Abandoned and excluded: Australia is failing Aboriginal and Torres Strait Islander Peoples
The federal government’s Closing the Gap Report paints a clear picture: the Aboriginal and Torres Strait Islander community continues to be left behind and ignored.
While the Closing the Gap targets have been in place for ten years, the current strategy for fulfilling these targets, and establishing genuine goals that address the needs of the Indigenous community, appears inherently flawed.
As we mark the ten year anniversary of the National Apology to the Stolen Generation, Australia is not getting better in its treatment of Aboriginal and Torres Strait Islander people.
Since 2008 children have been removed from their families at a drastically increased rate — an estimated 17,664 Aboriginal and Torres Strait Islander children were living in out-of-home care in 2017, compared with 9,070 ten years ago.
Both in the policy making space and in mainstream media, Australia has shown a shameful lack of consideration of Aboriginal and Torres Strait Islander Peoples’ voices, and little understanding of the complex nature of the issues that face them.
A look at the outcomes
A ten-year review of the Closing the Gap Strategy by the Close the Gap Campaign Steering Committee found that the strategy — a 25-year program — had been effectively abandoned after five years.
The structures in place to support the Closing the Gap Strategy — including a national approach, national leadership and funding agreements — had unravelled by 2014-2015.
This is evident in the federal government’s report of its achievements.
Three out of the seven targets were considered “On-Track” — but it is clear that the federal government is all too ready to give itself a tick of approval before meeting the needs of Aboriginal and Torres Strait Islander Peoples across Australia.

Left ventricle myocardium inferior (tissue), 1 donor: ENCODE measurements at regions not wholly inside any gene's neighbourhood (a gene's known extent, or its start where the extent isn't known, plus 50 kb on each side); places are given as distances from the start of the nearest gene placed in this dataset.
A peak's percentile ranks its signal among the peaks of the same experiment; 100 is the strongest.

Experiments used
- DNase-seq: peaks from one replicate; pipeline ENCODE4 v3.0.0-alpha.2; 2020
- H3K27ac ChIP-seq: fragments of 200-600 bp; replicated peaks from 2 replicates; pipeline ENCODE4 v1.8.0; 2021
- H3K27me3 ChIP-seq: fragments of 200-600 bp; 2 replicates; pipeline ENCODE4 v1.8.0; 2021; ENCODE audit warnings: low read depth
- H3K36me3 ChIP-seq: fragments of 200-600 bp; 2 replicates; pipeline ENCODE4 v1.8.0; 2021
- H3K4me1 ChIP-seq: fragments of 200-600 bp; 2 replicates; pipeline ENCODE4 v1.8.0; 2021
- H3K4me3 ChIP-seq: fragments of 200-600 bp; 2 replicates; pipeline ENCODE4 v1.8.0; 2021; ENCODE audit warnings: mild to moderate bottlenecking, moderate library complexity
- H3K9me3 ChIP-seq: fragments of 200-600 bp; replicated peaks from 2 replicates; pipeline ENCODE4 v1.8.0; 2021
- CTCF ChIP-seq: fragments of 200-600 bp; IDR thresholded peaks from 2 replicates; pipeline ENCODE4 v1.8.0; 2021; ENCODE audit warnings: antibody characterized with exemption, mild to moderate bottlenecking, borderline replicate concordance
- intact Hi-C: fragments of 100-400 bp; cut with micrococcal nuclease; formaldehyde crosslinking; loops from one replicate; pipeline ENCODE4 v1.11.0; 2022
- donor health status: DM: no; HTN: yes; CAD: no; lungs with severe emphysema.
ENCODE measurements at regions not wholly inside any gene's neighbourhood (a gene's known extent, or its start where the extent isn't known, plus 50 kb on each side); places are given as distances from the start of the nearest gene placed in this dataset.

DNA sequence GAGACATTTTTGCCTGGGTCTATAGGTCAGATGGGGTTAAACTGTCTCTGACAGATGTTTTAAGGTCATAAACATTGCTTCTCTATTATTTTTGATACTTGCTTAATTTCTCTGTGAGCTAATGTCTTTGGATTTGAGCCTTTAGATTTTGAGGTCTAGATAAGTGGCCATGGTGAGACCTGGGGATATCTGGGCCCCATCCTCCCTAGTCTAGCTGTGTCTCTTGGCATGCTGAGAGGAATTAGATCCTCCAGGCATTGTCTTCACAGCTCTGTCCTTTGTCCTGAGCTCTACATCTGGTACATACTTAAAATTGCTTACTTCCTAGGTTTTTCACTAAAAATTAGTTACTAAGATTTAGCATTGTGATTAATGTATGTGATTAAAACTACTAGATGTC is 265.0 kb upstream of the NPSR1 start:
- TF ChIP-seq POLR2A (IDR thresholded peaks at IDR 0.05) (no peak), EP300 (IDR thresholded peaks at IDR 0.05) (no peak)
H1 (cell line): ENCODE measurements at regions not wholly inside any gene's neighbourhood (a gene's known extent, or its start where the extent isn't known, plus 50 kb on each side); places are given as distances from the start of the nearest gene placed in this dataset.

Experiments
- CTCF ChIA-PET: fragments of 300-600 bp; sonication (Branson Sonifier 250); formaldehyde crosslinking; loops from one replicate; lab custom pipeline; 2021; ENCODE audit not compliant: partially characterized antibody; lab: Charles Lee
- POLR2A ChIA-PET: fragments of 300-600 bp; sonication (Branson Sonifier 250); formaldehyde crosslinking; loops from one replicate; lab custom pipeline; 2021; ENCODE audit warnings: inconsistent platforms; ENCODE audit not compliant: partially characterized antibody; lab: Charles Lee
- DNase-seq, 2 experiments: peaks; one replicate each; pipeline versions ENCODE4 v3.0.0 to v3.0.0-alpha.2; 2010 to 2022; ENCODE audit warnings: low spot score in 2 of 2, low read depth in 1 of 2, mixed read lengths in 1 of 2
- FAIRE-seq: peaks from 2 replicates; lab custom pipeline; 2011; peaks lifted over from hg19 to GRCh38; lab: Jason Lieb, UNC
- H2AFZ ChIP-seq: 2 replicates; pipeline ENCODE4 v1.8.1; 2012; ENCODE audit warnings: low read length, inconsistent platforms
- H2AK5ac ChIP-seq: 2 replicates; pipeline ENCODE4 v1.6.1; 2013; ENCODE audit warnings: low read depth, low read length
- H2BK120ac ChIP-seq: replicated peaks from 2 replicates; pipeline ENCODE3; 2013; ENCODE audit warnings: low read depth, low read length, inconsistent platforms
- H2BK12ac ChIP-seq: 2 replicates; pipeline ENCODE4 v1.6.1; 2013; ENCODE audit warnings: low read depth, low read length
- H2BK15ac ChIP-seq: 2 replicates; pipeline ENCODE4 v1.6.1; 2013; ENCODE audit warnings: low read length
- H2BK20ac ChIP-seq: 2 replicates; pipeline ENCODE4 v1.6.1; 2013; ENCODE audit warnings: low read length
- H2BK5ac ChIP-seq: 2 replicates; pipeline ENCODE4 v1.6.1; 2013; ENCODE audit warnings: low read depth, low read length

Even by its own standards — none of the targets have been met in every state and territory.
Four states have been left behind in Year 12 attainment (considered “On- Track”) and the Northern Territory — the state or territory with the largest proportion of its population identifying as Indigenous — has been left behind in early childhood education (also considered “On- Track”).
The four targets considered off-track show abysmal progress recorded across the country in school attendance, reading and numeracy, employment and life expectancy.
Education can’t be excluded
Aboriginal and Torres Strait Islander teachers experience exclusion on two fronts — while the community’s insights are left ignored by the federal government, their professional judgements as teachers are too left out of decision making processes.
IEUA-QNT member and teacher at Villanova College Barbara Dewis said the federal government was not doing enough to consult with the Aboriginal and Torres Strait Islander community to genuinely address these issues.
“Teachers and Aboriginal and Torres Strait Islander communities need to be engaged in these discussions.
“I question why so many recommendations from the community have been ignored.”